Setting Up an 802.11b Home Wireless Networkby Wei-Meng Lee
In this week's wireless article, I'm revisiting the 802.11b home network. There's lots of new equipment available, and I'll show you how to use it at home or in the small office environment. Even if you already have a WiFi network set up, don't miss the section titled "Some Guidelines for Wireless Networking" for my tips on how to better secure your network.
What You Need
If you're still using a dial-up modem to access the Internet, it's time to consider broadband. Depending on where you live, you can either opt for a cable or ADSL/DSL solution. A cable solution uses a cable modem such as the Motorola SB4200 SURFboard to connect to an access point, such as those used for cable TV. On the other hand, an ADSL/DSL modem uses the phone line to connect to the Internet.
The advantage of using a cable modem is that the connection is always on; there is no need to dial up to a server. The same can be true for ADSL/DSL, though it still takes a short while to reestablish a connection after it has been disconnected due to inactivity. Speed-wise, you could possibly achieve speeds from 256Kbps to 512kbps for an ADSL/DSL connection, while the cable modem can achieve a speed of 1.5Mbps. Note that speed depends on your service provider.
|Figure 1. The Motorola SB4200 cable modem|
The cable/ADSL/DSL modem usually comes with two types of interfaces that you connect directly to your computer--USB or Ethernet. But doing so only allows one computer to connect to the Internet. Instead, by using a router, more than one computer can have access (in this case, your modem must support the Ethernet connector). Since most ISPs provide only a single IP address for a cable/ADSL/DSL connection, you need a router that is able to perform Network Address Translation (NAT). NAT translates multiple IP addresses on the local network to a single IP address that is sent out onto the Internet.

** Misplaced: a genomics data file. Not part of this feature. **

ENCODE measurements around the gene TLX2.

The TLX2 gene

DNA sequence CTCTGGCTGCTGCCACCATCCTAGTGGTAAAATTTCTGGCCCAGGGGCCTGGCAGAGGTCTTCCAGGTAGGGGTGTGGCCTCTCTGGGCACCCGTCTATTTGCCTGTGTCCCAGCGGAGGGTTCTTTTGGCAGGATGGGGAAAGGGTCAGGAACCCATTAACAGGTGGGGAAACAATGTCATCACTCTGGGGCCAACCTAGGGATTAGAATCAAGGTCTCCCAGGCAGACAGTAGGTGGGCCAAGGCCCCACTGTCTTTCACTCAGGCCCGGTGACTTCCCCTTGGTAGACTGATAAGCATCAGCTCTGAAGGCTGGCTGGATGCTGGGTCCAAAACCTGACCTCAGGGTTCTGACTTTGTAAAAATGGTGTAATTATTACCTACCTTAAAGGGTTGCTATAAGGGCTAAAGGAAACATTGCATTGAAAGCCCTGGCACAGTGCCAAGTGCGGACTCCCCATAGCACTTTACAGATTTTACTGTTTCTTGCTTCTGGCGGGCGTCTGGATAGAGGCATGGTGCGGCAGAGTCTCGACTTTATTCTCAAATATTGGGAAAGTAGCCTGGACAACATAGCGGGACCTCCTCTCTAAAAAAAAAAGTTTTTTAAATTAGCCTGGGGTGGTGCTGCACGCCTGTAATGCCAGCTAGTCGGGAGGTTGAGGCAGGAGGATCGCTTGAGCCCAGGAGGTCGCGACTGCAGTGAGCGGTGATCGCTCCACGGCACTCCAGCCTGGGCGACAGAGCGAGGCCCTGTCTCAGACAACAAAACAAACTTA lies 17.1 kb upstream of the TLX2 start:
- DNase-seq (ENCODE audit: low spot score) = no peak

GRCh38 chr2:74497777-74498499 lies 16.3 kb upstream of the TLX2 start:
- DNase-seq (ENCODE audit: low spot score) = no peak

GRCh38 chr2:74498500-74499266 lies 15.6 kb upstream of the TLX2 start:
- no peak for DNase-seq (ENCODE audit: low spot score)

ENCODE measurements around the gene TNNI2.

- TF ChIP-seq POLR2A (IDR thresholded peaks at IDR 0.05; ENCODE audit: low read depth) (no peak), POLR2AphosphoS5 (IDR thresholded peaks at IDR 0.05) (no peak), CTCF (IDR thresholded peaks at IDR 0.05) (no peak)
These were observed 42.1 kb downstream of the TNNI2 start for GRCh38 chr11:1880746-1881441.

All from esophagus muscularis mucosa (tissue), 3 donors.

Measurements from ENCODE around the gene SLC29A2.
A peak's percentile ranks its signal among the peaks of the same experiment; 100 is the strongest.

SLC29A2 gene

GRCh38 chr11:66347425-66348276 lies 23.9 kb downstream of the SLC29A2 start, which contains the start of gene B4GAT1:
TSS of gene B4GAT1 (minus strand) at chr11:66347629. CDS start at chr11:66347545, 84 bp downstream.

But the point of this endeavor is going wireless, so we need to find a wireless access point (AP) that comes with a router. The Linksys BEFW11S4 is a good example; it's an 802.11b wireless access point with a four-port switch. 802.11b devices can transmit data at a maximum data rate of 11Mbps, with an effective range of about 150 feet. But don't be misled by these numbers--in practice, you can expect a much lower data rate, and the effective range is dependent on the obstructions placed between your AP and your receiver.
|Figure 2. The Linksys BEFW11S4 Wireless Access Point with 4-port switch|
You connect your cable/ADSL/DSL modem to the WAN port of your wireless access point (plus up to four computers with Ethernet cables to the four-port switch). I like to place my wireless access point near my desktop computer so that I can connect it directly using an Ethernet cable.
|Figure 3. Rear View of the Linksys BEFW11S4|
With the above setup, all of your computers, connected directly to the access point via Ethernet cables, can now surf the Internet! Check the IP address of each computer connected; they should all be different.
Now let's turn to the wireless portion of things. First, you might have a notebook computer that you want to connect to your home network. For this purpose, you can easily get a wireless PCMCIA card for your notebook, such as the Linksys WPC11.
|Figure 4. The Linksys PCMCIA 802.11b Wireless Adapter|
If you want to enable wireless access for your desktop, you have two choices of adapters--PCI or USB. The Linksys WMP11 is an 802.11b PCI card that allows your desktop to connect to the network wirelessly:
|Figure 5. The Linksys WMP11 802.11b PCI Wireless Adapter|
If you do not want to open up your computer casing, or you simply want to share a wireless adapter among many computers, the Linksys WUSB11 is a good choice. Simply connect the USB wireless adapter to the USB port on your computer and you can get on the network.
|Figure 6. The Linksys WUSB11 USB Wireless Adapter|
Figure 7 shows a typical wireless network setup:
|Figure 7. A Typical Wireless Network Setup|
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